surprisingly, none of them were willing to entertain the musical chairs theory. Instead, they were all quite articulate
about why all of this makes sense.
Bob Smith, CEO at InTime Software
"I think this trend is good for the industry. I think people have different skill sets. In my case, I tend to gravitate
towards start-up situations. I like the chaos, the unpredictability, and the ability to create something new. Alternatively,
there are people who are much better at situations where things have gotten much bigger [in the corporation]."
"The thing with the EDA industry is that it's really an industry that's constantly turning over. The tech problems are
constantly changing and that's why our technology is fertile ground. The technology from 5 years ago doesn't work now at 90
nanometers. That's why there's so much change in EDA."
"We're not missing new blood in EDA, because new blood comes in through entry level positions. We see lots of people that
start on the technical side as developers, or application engineers, then rise through the ranks into sales or business
development or marketing."
"The fact that people do move around is good for the industry. Obviously, if we moved around every 5 or 6 months, that
wouldn't be good. But staying in place for 5 years or so, and then moving, keeps our industry alive."
Dave Kelf, Vice President of Marketing at Novas Software, Inc.
"I don't think there are just 10 people in EDA. I'm not sure how many there are in marketing, but on the tech side, the
trendsetter is the CTO kind of guy. There are only a few of those kinds of characters and it doesn't always get announced
when they've done something big. For example, when Phil Mooreby started Gateway, it wasn't big news at the time. But it grew
into something huge. Those sorts of [technical talents] in EDA attract other people, who attract people like me."
"I was Employee No. 6 at Co-Design and was there until they were bought by Synopsys. Now, I'm happy to be at Novas. I was
looking to be at a start-up again, but with a company further along the path and closer to pre-IPO [than Co-Design]. I feel
that Novas is in a powerful position to provide technology that will change the debug market, so I'm very glad to be part of
"The key to innovation in EDA? Let's face it. Small companies that are still focused on individual products are the ones
that provide the innovation. It takes a small-company focus to do that. Small companies have no choice but to sell one
product. Therefore, their engineering guys are very driven. When you look at the companies in EDA that attract that type of
person, you'll see the companies that actually innovate."
"Our changing around in the industry keeps the executives fresh and doing different things. Some executives stagnate when
they get used to one environment, if they can't focus on new and different problems. Change is good - good for the industry
and good for us as individuals."
Mark Williams, COO at Pulsic Ltd. (formerly CEO)
"The first thing to note is that we're only talking about top executives. When these guys move around, it's for a valid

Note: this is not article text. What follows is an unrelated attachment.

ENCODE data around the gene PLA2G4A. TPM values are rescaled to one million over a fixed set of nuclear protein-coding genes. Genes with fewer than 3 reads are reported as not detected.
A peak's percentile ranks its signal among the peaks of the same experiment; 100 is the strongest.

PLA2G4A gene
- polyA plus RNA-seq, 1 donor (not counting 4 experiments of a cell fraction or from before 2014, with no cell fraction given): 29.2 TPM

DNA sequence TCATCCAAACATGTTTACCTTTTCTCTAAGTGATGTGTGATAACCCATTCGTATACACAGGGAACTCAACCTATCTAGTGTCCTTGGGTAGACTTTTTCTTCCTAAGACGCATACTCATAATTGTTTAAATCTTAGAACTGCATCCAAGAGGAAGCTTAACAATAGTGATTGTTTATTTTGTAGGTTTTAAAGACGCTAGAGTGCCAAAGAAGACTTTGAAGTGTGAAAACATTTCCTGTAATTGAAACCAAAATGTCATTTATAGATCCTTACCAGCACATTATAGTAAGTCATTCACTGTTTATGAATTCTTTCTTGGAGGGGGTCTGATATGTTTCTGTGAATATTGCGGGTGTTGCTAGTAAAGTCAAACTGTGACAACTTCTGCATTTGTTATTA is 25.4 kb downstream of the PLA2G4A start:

purpose. For instance, I'm a founder of Pulsic and was CEO until July 1st. We succeeded in growing this compelling
technology, got traction, and quickly got to the point where the technology was in place. We had published X number of
papers and then really needed to build commercial expertise into the company. That when it's time to hand the reigns over to
an experience business manager."
"The innovators are typically not the executives. My moving into the role of COO is not a difficult choreography at all. I'm
one of the technologists and it's a natural progression to get funding to start to ramp up on the business side of
things. So the executives move around, but the innovation still comes out of the R&D [portion of the organization]."
"Back to 1998, it was quite feasible for three executives to go into a VC saying - ' I'll be President, he'll be CTO, and
he'll be the Sales Guy.' - and they'd get funding. Now VCs want products that are already established. You have to have a
story. And once again, you have to have a well-rounded individual to head up the company and to secure rounds of
funding. Each phase [in the growth of a company] needs a different type of individual. You need to have that clear focus at
the outset. You need to know when you've gotten to that next phase - when you've met your initial goals and [it's time to
move one]. We're growing and hope to go all the way, to an IPO. Of course, a huge percentage of exit strategies today are
M&A, but Ken Roberts (newly appointed CEO) will take us to the next level of growth and right now we're holding onto our IPO
"It's a mistake to have ego involved in this process. If I had one of those large egos, we wouldn't have gotten Ken
involved. But I know I speak for the other founders when I say we're delighted to have him on board."
"Of course, you would be too much of an idealist to say I'm giving up my corner office."
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-- Peggy Aycinena, EDACafe.com Contributing Editor.